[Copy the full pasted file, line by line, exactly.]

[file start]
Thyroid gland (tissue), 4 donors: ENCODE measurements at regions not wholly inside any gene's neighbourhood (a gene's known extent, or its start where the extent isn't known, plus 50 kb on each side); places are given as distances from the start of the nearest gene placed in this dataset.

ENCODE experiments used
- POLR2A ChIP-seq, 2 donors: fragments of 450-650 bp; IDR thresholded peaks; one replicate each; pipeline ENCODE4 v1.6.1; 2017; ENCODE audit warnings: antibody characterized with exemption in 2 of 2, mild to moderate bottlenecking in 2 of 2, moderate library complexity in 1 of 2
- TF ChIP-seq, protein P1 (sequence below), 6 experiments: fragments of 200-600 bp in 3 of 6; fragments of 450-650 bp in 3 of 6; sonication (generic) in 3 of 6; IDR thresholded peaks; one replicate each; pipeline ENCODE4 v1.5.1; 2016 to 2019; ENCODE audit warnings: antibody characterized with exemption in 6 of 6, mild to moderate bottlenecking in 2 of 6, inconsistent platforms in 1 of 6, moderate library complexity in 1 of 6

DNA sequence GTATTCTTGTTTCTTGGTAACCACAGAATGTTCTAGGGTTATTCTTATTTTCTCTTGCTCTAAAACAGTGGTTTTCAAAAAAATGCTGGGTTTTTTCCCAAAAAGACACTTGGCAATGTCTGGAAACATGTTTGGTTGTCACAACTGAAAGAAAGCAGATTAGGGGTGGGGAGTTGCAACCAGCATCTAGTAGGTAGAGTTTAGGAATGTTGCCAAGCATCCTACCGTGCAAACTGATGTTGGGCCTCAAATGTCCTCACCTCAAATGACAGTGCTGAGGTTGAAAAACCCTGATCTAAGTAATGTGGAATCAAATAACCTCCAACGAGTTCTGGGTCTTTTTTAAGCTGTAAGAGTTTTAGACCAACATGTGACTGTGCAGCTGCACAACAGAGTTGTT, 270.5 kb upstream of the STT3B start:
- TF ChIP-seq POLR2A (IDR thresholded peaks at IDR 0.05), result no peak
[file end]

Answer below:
Thyroid gland (tissue), 4 donors: ENCODE measurements at regions not wholly inside any gene's neighbourhood (a gene's known extent, or its start where the extent isn't known, plus 50 kb on each side); places are given as distances from the start of the nearest gene placed in this dataset.

ENCODE experiments used
- POLR2A ChIP-seq, 2 donors: fragments of 450-650 bp; IDR thresholded peaks; one replicate each; pipeline ENCODE4 v1.6.1; 2017; ENCODE audit warnings: antibody characterized with exemption in 2 of 2, mild to moderate bottlenecking in 2 of 2, moderate library complexity in 1 of 2
- TF ChIP-seq, protein P1 (sequence below), 6 experiments: fragments of 200-600 bp in 3 of 6; fragments of 450-650 bp in 3 of 6; sonication (generic) in 3 of 6; IDR thresholded peaks; one replicate each; pipeline ENCODE4 v1.5.1; 2016 to 2019; ENCODE audit warnings: antibody characterized with exemption in 6 of 6, mild to moderate bottlenecking in 2 of 6, inconsistent platforms in 1 of 6, moderate library complexity in 1 of 6

DNA sequence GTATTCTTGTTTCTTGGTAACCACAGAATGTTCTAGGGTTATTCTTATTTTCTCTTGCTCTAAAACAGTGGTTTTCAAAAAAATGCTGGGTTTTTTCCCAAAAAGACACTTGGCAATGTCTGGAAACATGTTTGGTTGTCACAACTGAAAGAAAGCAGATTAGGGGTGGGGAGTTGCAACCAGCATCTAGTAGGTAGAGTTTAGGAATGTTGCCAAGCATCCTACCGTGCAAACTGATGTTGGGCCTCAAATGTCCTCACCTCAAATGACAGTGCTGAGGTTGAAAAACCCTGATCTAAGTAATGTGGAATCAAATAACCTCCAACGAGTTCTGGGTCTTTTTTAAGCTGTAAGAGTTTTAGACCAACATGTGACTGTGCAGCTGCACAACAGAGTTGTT, 270.5 kb upstream of the STT3B start:
- TF ChIP-seq POLR2A (IDR thresholded peaks at IDR 0.05), result no peak